You place your hand on your warm forehead and realize something is amiss. A thermometer confirms your suspicion: it’s a fever.
Before pushing the panic button, know that feeling a little feverish means your body’s immune system is doing its job.
Fever is one of the body’s most effective ways of fighting infection. That fever you’re feeling is triggering a number of internal processes that target bacteria and germs. So, before you run to the medicine cabinet for common over-the-counter fever reducers, there are some natural strategies that can soothe your fever gently, letting your immune system do its important work.
The average normal body temperature is 98.6° Fahrenheit or 37° Celsius—it actually varies a little, from 97.7 to 99.5 F. In medicine, a fever is defined as a temperature of 100.5° F or higher. When you’re sick it’s easy to forget that fever is a critical part of the body’s immune response.
Dr. Donald Ford of the Cleveland Clinic put it this way, “We tend to think of a fever as something bad that we want to bring down—it’s very uncomfortable. But the funny thing is it’s our own body starting to fight off what’s invading us.”
Dr. Ford continues, “If a virus gets into our system, it’s in the mucus membranes and it starts to show up in the bloodstream, and our immune system releases inflammatory chemicals that increase the heat in the body and increase our core temperature, part of what happens is that it makes it very uncomfortable for the virus to live. So we’re literally trying to cook the virus out of our bodies.”1
This process triggers a chain reaction in your body that can include chills, muscle aches, sweating and weakness. Really, a fever affects every part of your body.
“Your heart rate gets faster and everything responds to a faster pulse,” says Dr. Deborah Nunziato-Ghobashy. “The kidneys have to work harder because the pulse is faster. You start to eliminate waste products faster. Everything is moving along at a faster rate due to your metabolism speeding up.”
This is why a fever can leave you at high risk for dehydration, and you must remember to drink water throughout the day as well as electrolyte replenishment beverages such as Gatorade, Pedialyte, or bone broth to replace minerals lost through sweating and urination. More on this in a minute…
What to do (and not do) For a Fever
If your temperature increases by as much as four degrees above normal to reach 102° F, it isn’t usually cause for concern. According to the Mayo Clinic, for an adult, a fever may be uncomfortable, but usually isn’t a cause for alarm unless it reaches 103° F (39.4° C) or higher.2
Here are some tried and true ways for adults to address fever and support the body’s healing process.
- Take a bath in lukewarm water – not cold! Don’t try to bring a fever down rapidly by submerging your body into cold or icy water. This sends blood rushing toward the internal organs, which is how your body defends itself against cold. As a result, you’ll actually increase your core body temperature instead of bringing it down. If you’re not feeling well enough to get into the bathtub, try a sponge bath focusing on high-heat areas such as your armpits, back of your neck and groin.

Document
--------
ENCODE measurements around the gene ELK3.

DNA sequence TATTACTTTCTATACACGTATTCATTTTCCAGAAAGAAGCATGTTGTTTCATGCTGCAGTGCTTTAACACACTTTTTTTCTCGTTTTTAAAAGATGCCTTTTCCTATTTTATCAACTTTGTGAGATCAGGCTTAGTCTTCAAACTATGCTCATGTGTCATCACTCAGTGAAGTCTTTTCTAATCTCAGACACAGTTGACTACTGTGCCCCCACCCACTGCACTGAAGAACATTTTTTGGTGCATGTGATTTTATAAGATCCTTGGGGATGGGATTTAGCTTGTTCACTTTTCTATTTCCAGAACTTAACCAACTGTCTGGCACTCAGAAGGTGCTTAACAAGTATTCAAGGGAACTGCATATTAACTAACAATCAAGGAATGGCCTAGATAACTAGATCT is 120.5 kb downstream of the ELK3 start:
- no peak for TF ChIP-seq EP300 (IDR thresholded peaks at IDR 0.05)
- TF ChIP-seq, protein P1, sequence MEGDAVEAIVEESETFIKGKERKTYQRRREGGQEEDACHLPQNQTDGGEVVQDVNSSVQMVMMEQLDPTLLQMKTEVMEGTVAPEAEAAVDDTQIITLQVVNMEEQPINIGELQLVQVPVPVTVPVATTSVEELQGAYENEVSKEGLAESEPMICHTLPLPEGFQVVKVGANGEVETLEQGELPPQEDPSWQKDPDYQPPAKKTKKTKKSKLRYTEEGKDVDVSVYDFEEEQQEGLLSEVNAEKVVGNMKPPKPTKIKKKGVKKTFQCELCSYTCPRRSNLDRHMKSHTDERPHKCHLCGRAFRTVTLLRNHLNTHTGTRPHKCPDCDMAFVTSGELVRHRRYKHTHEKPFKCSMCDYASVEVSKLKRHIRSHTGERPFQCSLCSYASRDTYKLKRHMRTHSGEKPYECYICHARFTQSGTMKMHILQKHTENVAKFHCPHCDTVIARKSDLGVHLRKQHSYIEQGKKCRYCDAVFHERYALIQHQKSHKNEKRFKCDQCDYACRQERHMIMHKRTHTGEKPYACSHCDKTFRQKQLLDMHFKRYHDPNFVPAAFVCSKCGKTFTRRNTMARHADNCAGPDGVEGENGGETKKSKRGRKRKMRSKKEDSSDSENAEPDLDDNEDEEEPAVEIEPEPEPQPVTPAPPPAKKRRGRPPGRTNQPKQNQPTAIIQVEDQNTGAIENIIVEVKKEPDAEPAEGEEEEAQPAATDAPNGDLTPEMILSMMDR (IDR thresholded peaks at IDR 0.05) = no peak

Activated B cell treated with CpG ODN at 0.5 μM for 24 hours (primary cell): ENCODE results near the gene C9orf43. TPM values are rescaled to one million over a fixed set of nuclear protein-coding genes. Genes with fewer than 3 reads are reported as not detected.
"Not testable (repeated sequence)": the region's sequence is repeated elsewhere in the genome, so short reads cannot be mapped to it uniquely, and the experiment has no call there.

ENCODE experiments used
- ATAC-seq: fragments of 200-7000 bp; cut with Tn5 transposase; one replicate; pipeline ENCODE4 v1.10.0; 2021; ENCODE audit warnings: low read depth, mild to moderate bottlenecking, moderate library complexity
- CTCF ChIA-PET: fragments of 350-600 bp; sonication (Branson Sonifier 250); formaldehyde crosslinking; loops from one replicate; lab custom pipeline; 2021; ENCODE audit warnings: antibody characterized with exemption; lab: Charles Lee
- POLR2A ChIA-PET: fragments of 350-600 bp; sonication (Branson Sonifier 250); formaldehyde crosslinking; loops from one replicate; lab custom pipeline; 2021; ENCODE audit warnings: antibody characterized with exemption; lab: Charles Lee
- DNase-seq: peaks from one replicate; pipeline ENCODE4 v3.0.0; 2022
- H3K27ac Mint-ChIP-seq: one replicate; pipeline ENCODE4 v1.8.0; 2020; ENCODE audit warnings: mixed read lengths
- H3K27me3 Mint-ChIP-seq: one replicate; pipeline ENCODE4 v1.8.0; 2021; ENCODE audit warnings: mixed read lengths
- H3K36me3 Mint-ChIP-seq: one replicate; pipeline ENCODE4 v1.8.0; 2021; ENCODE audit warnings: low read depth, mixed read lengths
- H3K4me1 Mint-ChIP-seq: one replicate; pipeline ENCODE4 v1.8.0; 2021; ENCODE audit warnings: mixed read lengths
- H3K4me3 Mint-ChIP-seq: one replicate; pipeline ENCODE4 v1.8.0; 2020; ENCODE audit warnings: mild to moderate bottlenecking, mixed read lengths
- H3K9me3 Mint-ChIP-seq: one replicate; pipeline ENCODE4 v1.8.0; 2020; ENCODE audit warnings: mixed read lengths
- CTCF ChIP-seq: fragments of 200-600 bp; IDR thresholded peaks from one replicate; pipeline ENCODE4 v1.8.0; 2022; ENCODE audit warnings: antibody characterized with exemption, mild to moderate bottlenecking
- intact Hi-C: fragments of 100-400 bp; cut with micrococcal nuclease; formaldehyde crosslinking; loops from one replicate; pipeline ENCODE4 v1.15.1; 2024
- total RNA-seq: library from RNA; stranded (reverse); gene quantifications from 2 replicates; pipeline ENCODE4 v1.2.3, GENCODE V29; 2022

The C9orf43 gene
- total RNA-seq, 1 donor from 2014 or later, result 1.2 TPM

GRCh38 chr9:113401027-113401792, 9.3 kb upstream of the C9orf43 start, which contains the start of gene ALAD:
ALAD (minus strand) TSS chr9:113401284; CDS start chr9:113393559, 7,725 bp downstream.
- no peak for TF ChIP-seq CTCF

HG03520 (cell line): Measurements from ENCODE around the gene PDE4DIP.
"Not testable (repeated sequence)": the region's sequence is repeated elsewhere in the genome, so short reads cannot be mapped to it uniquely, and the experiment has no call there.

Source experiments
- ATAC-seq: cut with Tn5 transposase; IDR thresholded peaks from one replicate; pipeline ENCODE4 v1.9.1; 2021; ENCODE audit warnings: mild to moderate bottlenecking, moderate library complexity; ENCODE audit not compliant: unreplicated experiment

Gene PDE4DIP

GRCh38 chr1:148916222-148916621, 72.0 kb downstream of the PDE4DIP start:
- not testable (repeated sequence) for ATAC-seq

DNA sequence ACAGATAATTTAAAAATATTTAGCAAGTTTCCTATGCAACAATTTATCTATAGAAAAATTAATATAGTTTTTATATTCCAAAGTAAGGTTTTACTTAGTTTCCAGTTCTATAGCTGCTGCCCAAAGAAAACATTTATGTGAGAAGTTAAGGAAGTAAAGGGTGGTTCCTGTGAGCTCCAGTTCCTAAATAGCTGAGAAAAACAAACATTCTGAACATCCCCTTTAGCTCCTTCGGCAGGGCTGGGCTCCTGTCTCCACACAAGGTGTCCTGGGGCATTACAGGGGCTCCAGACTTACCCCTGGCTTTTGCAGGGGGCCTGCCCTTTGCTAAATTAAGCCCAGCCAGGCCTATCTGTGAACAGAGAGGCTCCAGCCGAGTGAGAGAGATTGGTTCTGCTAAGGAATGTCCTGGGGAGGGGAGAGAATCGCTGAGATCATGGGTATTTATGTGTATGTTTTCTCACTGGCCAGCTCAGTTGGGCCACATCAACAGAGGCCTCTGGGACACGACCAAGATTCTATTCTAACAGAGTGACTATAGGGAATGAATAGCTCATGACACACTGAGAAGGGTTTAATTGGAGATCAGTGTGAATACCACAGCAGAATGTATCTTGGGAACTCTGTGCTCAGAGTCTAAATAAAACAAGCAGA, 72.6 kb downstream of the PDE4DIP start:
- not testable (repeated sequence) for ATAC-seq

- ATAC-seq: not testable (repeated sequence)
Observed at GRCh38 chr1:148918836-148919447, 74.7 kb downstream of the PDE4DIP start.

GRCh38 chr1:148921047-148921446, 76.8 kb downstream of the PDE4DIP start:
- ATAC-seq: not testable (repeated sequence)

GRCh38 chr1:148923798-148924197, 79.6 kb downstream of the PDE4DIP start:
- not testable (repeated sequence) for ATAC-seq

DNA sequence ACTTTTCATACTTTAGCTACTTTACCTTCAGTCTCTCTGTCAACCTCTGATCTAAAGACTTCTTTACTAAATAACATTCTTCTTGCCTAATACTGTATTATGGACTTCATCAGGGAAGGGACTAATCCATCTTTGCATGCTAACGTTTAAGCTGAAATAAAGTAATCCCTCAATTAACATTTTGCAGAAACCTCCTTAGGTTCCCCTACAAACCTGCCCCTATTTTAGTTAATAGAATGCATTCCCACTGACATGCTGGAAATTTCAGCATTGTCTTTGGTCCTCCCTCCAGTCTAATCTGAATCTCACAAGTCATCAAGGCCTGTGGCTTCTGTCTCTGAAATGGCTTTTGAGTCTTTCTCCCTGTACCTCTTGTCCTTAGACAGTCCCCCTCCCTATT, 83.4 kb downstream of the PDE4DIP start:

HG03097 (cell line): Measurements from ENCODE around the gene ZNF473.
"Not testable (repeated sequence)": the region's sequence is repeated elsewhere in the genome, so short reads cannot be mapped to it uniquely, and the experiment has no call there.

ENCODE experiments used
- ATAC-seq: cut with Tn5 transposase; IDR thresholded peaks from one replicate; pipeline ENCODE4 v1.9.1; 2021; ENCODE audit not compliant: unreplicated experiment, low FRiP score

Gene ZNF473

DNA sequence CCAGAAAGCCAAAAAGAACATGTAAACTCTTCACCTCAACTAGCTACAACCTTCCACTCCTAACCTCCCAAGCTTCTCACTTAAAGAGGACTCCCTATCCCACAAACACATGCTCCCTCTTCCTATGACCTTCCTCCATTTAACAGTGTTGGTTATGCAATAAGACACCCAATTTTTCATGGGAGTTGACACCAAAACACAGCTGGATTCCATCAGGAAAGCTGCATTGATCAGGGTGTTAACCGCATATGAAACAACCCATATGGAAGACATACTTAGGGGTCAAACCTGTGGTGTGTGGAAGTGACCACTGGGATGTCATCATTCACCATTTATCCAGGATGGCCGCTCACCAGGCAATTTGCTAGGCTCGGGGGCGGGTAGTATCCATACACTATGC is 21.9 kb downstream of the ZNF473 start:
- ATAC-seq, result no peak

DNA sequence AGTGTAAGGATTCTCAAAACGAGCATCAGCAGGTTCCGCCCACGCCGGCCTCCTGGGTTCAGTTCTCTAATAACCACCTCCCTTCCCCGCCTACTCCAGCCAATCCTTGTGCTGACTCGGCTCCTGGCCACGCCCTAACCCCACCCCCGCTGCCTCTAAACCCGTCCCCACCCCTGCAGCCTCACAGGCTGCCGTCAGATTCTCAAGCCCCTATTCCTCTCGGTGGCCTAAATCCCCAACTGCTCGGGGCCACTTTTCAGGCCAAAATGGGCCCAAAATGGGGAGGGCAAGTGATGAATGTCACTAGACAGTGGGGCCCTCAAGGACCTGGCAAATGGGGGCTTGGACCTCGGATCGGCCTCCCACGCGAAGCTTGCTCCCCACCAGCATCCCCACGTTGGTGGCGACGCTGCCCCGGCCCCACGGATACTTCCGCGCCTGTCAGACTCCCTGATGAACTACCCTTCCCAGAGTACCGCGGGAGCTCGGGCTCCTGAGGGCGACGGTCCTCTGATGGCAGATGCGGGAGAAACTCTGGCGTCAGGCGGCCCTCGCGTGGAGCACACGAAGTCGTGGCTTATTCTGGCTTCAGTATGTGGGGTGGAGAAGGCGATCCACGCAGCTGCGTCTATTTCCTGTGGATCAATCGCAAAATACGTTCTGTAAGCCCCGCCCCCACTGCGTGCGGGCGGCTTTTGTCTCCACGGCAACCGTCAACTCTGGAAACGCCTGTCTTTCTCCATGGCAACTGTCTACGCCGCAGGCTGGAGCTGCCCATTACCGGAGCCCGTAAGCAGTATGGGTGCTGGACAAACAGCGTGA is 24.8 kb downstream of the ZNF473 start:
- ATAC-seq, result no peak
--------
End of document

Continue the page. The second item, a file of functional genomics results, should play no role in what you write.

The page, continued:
- Use a cool washcloth compress. When you’re not bathing, place cold, damp washcloths on your forehead and the back of your neck.
- Brew ginger tea. Ginger has been shown in a number of studies to treat fevers, whether it’s in dry or fresh form.3 Ginger tea is readily available and, of course, you can always make your own at home using sliced ginger root, which sounds more appealing to me. It’s easy to do: Steep a half-teaspoon of minced ginger root in one-cup just-boiled water. Strain then drink. In Ayurvedic medicine, doctors add basil and honey to ginger tea to treat fever. To do this, boil about 20 basil leaves, then strain out the leaves. Next, add one teaspoon of crushed ginger into the strained water and boil until the solution gets reduced to half. Add a little honey and drink this tea two, or three times a day for three days to get relief. A review of research found clinical evidence that basil, specifically holy basil or Tulsi, is effective at lowering fever when mixed with ginger and honey, as well as being effective against cough and bronchitis.4,5
- Make garlic “tea.” Garlic is used by natural doctors in the West as well as by doctors in Ayurvedic medicine to bring down a fever. The warm nature of garlic also promotes sweating, not to mention that garlic is anti-bacterial and anti-viral. A study published in the journal Clinical Nutrition found patients supplementing with garlic experienced fewer cold and flu symptoms (such as fever) and recovered from their illnesses faster than patients not supplementing with garlic.6 To make garlic “tea” crush one garlic clove and add to one cup of hot water. Let it rest for ten minutes, and then strain. Drink this twice a day for best results. Frankly, I don’t think I could stand the taste, but you’re welcome to try. You can also take an aged garlic supplement, which sounds more palatable.